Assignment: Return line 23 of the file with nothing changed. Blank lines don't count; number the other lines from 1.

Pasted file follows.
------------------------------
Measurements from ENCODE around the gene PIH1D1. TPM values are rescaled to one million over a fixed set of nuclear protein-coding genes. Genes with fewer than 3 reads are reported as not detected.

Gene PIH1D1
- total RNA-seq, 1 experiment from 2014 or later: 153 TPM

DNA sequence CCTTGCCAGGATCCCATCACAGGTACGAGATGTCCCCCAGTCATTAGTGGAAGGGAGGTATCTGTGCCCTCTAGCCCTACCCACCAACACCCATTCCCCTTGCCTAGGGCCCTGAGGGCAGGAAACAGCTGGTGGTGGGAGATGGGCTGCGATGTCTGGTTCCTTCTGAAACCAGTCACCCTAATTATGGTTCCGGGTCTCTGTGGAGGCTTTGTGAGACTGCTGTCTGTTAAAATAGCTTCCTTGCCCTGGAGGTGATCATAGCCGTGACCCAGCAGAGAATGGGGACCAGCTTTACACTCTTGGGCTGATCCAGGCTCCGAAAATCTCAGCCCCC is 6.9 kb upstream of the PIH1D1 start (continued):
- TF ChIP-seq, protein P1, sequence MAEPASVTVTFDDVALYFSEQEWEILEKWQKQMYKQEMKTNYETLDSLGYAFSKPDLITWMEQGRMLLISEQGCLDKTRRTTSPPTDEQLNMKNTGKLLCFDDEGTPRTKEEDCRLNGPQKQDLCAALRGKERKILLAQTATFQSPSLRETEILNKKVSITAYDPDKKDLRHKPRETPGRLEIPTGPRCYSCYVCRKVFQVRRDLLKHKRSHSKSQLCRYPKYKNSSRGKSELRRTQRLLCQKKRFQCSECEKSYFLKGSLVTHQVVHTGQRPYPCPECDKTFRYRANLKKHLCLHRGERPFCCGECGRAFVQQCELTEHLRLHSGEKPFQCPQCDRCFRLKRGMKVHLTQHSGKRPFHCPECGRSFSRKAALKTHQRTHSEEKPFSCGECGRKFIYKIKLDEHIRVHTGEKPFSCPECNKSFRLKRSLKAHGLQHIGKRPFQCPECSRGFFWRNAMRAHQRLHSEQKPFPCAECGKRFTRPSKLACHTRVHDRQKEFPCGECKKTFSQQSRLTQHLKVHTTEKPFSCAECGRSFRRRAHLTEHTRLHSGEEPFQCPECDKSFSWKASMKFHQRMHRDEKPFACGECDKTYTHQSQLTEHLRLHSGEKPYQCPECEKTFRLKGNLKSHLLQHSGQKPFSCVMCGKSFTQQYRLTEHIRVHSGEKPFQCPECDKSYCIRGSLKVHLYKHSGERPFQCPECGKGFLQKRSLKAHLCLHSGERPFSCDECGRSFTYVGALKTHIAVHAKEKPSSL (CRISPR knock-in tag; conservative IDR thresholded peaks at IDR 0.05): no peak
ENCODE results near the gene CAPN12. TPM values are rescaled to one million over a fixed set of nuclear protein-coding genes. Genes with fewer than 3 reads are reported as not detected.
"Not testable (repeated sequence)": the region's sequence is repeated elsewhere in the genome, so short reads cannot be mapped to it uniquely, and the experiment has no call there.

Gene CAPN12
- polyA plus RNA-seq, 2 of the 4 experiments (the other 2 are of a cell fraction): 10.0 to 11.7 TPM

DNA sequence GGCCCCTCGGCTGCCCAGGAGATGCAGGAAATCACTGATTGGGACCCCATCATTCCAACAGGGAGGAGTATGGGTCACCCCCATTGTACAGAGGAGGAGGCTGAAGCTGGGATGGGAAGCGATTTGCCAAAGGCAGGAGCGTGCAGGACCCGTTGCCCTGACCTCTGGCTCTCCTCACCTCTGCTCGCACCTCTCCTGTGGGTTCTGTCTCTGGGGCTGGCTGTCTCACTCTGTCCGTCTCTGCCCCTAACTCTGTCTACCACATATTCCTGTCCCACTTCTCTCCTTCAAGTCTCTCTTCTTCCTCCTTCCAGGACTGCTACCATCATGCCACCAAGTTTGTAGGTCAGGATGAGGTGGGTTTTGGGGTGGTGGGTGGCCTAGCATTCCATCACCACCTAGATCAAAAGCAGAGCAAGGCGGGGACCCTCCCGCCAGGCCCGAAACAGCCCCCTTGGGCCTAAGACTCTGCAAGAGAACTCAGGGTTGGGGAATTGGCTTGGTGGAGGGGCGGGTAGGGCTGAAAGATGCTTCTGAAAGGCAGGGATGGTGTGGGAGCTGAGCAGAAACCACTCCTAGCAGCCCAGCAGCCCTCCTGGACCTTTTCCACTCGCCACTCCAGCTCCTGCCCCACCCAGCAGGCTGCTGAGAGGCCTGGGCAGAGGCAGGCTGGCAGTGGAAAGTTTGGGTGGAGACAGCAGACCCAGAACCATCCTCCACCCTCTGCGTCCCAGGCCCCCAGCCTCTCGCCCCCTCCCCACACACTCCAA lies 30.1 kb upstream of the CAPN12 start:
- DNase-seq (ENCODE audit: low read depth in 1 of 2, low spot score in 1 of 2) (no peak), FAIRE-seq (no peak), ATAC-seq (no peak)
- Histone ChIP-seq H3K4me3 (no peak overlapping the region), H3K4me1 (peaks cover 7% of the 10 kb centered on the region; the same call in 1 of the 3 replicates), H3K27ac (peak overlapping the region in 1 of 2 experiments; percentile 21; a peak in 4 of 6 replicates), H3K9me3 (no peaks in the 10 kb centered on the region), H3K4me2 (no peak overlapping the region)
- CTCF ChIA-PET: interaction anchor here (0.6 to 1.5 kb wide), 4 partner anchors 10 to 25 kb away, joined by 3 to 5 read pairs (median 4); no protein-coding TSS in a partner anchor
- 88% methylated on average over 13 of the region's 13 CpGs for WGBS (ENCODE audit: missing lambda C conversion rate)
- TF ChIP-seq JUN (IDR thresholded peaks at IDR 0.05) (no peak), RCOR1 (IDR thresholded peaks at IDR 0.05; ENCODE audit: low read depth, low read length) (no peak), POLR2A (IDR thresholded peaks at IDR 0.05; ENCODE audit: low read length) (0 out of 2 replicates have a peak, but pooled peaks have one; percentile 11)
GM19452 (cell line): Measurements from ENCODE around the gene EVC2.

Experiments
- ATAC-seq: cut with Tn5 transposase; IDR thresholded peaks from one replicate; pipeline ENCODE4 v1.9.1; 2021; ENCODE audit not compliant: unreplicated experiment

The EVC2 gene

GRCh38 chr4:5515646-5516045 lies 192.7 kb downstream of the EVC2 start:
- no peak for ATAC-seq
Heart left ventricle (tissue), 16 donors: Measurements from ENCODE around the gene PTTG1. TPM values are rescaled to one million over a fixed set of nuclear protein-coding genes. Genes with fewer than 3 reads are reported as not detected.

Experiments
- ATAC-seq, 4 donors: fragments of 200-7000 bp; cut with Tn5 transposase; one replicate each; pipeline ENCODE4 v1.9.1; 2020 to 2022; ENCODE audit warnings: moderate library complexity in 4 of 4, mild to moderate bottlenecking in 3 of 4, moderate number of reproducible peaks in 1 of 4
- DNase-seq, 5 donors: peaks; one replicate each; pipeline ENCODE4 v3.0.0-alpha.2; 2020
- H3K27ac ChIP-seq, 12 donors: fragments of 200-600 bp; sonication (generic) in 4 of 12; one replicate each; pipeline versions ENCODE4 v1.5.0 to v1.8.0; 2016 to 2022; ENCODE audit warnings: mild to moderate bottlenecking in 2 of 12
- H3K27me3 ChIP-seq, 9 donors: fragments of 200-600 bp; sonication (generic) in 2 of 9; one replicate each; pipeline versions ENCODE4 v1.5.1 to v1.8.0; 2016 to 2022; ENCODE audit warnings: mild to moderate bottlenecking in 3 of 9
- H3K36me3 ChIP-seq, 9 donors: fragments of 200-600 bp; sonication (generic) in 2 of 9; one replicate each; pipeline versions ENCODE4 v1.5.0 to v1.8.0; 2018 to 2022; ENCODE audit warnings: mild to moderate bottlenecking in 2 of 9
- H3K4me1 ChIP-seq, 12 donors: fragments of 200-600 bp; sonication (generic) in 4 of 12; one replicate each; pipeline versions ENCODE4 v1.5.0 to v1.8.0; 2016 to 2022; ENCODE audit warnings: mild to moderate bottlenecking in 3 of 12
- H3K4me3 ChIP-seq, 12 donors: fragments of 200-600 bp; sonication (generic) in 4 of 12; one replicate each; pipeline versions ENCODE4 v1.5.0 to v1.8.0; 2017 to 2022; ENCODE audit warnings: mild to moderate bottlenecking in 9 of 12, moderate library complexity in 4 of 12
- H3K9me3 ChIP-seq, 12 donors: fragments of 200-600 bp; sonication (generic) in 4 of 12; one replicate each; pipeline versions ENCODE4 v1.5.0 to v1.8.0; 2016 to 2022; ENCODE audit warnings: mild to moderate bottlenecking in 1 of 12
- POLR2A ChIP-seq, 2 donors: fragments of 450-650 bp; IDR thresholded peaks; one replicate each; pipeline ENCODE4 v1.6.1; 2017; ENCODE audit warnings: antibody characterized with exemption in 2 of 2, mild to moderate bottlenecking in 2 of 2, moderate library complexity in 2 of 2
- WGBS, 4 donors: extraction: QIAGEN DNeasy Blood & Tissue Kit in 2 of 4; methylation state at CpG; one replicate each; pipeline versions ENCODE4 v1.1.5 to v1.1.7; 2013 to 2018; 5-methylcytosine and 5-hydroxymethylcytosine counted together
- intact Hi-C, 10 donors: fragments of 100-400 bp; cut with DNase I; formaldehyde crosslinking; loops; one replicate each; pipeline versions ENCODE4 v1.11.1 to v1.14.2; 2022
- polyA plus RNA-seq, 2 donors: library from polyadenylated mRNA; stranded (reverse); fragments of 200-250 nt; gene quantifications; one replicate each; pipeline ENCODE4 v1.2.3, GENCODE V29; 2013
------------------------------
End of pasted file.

Experiments